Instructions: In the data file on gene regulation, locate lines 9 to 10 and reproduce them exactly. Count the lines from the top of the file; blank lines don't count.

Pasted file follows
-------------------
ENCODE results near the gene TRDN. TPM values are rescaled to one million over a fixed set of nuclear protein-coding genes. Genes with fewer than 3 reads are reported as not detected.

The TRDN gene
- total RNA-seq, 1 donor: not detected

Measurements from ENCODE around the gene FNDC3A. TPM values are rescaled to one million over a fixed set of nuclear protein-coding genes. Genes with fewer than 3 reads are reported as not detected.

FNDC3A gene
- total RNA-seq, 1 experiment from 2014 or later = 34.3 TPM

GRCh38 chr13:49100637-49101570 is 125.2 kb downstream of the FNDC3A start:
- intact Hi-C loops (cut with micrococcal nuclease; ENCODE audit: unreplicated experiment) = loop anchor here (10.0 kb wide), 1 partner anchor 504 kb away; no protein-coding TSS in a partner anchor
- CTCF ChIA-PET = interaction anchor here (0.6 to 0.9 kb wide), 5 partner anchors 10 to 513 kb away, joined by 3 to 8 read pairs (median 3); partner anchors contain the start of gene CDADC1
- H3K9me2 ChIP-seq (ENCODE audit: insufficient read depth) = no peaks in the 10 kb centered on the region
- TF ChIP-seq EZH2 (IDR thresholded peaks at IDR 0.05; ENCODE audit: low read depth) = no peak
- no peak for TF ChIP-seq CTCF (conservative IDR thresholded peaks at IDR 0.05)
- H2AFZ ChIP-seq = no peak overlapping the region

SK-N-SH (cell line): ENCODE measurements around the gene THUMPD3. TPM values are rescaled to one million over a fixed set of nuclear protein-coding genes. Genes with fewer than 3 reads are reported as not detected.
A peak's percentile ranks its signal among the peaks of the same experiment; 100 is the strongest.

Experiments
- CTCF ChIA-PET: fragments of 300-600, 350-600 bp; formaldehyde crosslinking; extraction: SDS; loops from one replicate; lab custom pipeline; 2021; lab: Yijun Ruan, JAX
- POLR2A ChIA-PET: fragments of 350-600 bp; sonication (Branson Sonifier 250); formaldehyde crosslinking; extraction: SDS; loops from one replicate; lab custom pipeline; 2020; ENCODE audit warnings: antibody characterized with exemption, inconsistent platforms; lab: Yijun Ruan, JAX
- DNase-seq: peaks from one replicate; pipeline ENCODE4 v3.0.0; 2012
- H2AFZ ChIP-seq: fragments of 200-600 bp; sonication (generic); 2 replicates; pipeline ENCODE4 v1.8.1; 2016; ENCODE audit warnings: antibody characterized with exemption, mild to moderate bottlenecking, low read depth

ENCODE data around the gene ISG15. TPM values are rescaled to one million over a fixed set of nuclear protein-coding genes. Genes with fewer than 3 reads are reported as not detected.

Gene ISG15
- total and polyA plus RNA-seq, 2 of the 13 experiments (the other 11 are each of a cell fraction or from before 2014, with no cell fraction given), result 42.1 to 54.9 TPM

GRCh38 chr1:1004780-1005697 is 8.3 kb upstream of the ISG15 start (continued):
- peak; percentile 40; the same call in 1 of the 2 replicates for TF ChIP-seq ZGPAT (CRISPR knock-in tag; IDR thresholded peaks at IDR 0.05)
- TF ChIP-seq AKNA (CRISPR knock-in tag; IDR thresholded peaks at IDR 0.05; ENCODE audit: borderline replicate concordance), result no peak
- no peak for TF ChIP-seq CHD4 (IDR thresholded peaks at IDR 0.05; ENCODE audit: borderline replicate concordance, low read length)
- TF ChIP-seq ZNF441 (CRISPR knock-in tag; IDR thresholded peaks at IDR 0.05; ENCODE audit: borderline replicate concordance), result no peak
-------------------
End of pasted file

- CTCF ChIA-PET = interaction anchor here (0.6 to 0.9 kb wide), 5 partner anchors 10 to 513 kb away, joined by 3 to 8 read pairs (median 3); partner anchors contain the start of gene CDADC1
- H3K9me2 ChIP-seq (ENCODE audit: insufficient read depth) = no peaks in the 10 kb centered on the region